An Artist is Born in His 60s
April 2022 Issue
By Cynthia Robinson
Photography by Mike Force Photography
When DeLeon Peacock returned to the Golden Isles after careers in the military, real estate and long-haul trucking, he wasn’t looking to start a brand-new career. “I returned at 50 to retire here. That was my long-term plan.” But fate intervened and now DeLeon is a published author and celebrated abstract artist who recently launched his own line of wearable art.
The unlikely road that brought him to this point began when he was 10 years old. He and his older brother John were brought to what is now Morningstar Family and Children’s Services in Glynn County to live. The boys’ father wasn’t around, and his mentally ill mother was deemed unfit to care for them. “It was Boys’ Estate Georgia then. I was fortunate when I was brought there. It was the first order and discipline I had in my life,” said DeLeon.
DeLeon spent four years at the home, before moving around various foster homes. “The majority were good people,” he said, smiling. He left Georgia after high school. “After four years in the Navy, I was in real estate, then I spent 16 years traveling all over the United States. I saw all these famous sites, but it wasn’t a vacation,” DeLeon laughed. “Any time I came through this area on I-95, I felt this yearning, and I knew one day I wanted to return.”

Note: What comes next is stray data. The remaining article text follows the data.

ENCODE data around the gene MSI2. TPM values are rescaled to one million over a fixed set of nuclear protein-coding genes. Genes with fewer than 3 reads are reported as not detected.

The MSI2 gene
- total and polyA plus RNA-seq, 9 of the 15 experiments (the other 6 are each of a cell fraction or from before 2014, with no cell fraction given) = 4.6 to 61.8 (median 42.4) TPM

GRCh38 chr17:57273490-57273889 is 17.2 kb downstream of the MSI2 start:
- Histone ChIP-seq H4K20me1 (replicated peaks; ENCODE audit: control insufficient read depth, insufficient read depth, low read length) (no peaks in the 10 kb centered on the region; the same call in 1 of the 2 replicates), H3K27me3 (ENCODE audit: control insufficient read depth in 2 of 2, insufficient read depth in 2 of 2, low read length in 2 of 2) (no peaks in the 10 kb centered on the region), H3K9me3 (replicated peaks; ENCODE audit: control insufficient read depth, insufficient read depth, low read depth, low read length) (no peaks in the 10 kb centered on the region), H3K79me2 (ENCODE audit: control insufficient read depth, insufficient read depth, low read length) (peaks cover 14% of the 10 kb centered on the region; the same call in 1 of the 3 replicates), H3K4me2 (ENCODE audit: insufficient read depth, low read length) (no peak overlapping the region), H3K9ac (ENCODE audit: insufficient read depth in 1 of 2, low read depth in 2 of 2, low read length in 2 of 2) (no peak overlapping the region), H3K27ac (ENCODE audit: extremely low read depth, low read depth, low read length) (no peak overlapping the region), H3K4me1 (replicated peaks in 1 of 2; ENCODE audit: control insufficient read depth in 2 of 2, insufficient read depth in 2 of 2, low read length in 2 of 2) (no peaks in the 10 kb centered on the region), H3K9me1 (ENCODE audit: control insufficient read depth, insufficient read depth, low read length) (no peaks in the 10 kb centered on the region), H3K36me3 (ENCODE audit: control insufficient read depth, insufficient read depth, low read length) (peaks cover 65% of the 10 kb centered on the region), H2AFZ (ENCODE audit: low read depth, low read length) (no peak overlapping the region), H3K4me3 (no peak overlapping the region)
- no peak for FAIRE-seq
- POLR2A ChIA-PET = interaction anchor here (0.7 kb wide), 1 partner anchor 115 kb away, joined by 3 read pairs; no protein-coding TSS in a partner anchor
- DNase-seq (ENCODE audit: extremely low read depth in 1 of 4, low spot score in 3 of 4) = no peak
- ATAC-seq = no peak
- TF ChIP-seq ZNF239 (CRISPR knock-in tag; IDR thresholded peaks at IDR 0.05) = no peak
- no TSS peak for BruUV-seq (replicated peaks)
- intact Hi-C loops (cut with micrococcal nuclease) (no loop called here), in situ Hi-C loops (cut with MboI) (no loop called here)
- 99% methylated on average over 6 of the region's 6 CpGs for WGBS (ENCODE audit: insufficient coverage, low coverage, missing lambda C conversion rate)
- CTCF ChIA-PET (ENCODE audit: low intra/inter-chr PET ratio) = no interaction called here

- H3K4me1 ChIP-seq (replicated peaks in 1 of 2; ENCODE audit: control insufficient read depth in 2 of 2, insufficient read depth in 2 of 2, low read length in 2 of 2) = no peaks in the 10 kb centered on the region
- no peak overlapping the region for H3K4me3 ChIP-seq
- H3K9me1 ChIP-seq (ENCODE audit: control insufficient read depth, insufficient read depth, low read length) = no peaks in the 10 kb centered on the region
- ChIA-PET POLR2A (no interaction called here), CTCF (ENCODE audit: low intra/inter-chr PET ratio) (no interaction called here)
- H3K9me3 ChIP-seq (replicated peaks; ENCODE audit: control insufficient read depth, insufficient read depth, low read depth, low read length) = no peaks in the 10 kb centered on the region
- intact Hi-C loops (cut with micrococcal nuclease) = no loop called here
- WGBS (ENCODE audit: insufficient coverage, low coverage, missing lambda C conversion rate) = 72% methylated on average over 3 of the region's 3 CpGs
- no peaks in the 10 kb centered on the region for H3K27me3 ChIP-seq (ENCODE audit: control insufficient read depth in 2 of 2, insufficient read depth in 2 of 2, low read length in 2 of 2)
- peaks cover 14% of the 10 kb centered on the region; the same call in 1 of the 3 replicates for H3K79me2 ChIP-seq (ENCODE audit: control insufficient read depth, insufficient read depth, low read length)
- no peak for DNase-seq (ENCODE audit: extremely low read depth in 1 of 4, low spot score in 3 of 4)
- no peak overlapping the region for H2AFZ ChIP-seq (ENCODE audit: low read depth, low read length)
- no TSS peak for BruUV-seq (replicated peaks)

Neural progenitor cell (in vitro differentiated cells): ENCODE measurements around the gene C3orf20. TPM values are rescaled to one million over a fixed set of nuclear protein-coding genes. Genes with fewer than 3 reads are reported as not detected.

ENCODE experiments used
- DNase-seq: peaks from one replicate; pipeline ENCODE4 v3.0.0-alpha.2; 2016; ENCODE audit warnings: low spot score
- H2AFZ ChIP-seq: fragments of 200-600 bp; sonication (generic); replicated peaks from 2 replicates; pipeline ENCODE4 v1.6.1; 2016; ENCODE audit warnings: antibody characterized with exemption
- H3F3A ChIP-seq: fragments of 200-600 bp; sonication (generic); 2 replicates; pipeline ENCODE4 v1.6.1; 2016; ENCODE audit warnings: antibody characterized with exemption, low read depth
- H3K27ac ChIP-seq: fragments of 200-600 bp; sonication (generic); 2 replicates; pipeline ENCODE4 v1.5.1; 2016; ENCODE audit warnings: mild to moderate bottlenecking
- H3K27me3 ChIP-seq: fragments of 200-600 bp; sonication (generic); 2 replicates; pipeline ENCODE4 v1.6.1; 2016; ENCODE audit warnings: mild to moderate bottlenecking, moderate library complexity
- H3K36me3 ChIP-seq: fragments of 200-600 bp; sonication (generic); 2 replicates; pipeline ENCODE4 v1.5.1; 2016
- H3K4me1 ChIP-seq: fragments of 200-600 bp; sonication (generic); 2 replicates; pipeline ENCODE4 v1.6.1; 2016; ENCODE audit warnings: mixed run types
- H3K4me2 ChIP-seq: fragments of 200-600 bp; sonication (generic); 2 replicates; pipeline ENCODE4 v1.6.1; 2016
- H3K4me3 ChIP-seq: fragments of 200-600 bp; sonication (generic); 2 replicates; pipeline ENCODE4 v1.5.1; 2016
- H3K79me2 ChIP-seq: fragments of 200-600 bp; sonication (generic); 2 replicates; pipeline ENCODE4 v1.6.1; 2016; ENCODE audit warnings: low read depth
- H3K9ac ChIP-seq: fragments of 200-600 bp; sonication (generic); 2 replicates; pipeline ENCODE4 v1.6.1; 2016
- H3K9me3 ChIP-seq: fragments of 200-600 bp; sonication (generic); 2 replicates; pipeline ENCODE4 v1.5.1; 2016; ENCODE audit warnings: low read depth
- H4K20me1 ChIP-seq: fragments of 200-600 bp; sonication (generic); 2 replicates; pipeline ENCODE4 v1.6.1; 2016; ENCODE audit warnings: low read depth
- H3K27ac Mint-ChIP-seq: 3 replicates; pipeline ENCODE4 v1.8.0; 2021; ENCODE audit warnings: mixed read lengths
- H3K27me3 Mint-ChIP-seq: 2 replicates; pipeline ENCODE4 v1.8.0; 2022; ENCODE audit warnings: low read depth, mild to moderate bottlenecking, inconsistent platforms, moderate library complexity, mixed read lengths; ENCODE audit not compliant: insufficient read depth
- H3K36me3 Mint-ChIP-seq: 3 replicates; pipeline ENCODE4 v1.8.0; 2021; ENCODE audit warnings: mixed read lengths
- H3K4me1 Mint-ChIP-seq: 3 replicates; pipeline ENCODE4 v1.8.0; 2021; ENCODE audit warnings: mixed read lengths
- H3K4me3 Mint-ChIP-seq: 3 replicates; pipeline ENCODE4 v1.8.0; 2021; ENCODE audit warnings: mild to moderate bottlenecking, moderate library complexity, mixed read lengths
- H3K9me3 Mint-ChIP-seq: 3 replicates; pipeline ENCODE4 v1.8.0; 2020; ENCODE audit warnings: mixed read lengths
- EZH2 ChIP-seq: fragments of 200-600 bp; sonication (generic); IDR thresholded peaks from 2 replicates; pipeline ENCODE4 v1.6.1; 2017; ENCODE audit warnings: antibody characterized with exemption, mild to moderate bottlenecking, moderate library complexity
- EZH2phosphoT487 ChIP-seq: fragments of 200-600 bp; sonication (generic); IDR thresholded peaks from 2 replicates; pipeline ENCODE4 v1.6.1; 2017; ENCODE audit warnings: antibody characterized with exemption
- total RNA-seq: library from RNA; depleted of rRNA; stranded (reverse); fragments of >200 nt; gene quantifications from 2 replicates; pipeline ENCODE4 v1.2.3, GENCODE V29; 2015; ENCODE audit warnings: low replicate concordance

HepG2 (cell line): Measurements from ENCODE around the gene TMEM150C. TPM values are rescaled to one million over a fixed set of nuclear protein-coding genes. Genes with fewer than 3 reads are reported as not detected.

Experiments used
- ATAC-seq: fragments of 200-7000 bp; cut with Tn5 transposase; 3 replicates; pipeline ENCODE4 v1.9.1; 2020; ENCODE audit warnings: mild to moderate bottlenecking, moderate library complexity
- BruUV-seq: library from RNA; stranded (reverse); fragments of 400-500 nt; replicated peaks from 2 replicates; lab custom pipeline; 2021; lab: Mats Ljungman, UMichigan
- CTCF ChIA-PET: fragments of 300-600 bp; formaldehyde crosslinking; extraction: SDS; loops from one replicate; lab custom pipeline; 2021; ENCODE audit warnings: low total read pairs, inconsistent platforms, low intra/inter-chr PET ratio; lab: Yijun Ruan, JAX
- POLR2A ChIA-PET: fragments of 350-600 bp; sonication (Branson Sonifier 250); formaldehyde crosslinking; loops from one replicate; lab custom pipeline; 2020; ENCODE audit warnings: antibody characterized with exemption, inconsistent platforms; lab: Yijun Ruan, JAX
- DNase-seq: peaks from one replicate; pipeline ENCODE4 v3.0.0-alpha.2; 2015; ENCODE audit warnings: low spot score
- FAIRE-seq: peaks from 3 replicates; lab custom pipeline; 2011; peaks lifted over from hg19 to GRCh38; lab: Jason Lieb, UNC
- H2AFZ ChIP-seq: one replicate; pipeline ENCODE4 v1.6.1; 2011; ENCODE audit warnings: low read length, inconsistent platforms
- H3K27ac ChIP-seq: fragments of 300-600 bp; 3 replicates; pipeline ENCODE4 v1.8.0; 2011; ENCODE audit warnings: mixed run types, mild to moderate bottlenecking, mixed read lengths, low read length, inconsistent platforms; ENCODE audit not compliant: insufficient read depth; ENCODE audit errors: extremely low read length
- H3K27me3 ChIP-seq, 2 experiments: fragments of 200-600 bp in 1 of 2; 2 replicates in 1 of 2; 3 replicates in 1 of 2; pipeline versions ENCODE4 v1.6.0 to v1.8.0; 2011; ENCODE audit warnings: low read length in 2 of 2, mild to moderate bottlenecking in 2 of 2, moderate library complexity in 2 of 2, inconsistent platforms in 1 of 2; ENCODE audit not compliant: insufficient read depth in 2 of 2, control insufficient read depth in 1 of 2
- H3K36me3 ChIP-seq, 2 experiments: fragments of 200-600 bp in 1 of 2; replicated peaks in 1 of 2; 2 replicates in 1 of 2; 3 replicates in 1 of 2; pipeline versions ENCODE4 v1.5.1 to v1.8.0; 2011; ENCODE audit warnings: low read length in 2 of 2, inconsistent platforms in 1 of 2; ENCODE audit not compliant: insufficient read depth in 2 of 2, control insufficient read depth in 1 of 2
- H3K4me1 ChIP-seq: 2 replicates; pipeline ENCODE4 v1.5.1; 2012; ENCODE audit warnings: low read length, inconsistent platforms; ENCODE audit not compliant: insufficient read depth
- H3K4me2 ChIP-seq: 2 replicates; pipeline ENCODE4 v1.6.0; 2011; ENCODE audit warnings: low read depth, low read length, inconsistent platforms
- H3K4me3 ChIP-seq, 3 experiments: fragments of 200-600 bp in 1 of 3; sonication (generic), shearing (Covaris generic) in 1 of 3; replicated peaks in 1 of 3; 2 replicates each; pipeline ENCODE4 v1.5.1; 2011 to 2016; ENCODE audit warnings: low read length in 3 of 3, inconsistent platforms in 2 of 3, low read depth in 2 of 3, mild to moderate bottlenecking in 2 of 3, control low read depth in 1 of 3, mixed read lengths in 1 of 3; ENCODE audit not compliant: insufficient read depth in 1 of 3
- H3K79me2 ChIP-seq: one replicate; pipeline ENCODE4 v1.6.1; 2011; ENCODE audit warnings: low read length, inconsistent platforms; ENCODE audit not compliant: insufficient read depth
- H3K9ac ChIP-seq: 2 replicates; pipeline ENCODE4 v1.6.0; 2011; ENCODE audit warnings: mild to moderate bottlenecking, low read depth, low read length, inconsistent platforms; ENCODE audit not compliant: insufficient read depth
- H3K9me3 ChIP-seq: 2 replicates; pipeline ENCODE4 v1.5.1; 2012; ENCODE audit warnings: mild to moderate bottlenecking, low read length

He did return in 2007 and eventually decided he wanted to write a book on the history of Boys’ Estate. “I wanted to see if that beautiful place was still there, and if so, if there was some way I could give back.” He discovered the home still existed, just under a new name. But his research into the Estate’s history was limited because he couldn’t visit without special permission. That all changed when DeLeon was introduced to St. Simons artist, gallery owner and former model, Millie Wilcox.
“I knew who Millie was and felt drawn to her for some time,” he said. DeLeon soon found why he was drawn to her—both Millie and her late mother, artist Mildred Nix Huie had made significant contributions to Boys’ Estate for years, and DeLeon remembered visits from a “very kind lady who was always really loving to the boys.” That lady was Mildred Nix Huie.
“I was sitting next to my old friend Rhonda Carmichael at a funeral, and she said she would introduce me to Millie. Meeting Millie was like a spiritual experience,” he said with a big smile. “It wasn’t easy to meet her, because she has a following wherever she goes,” DeLeon chuckled. “But when we walked up to her, she stopped the conversation she was having, looked at me and said, ‘I’m supposed to meet you, aren’t I?’ I told her, ‘You know I’m one of your Mama’s boys from Boys’ Estate?’ She then answered, ‘What do you need from me?’”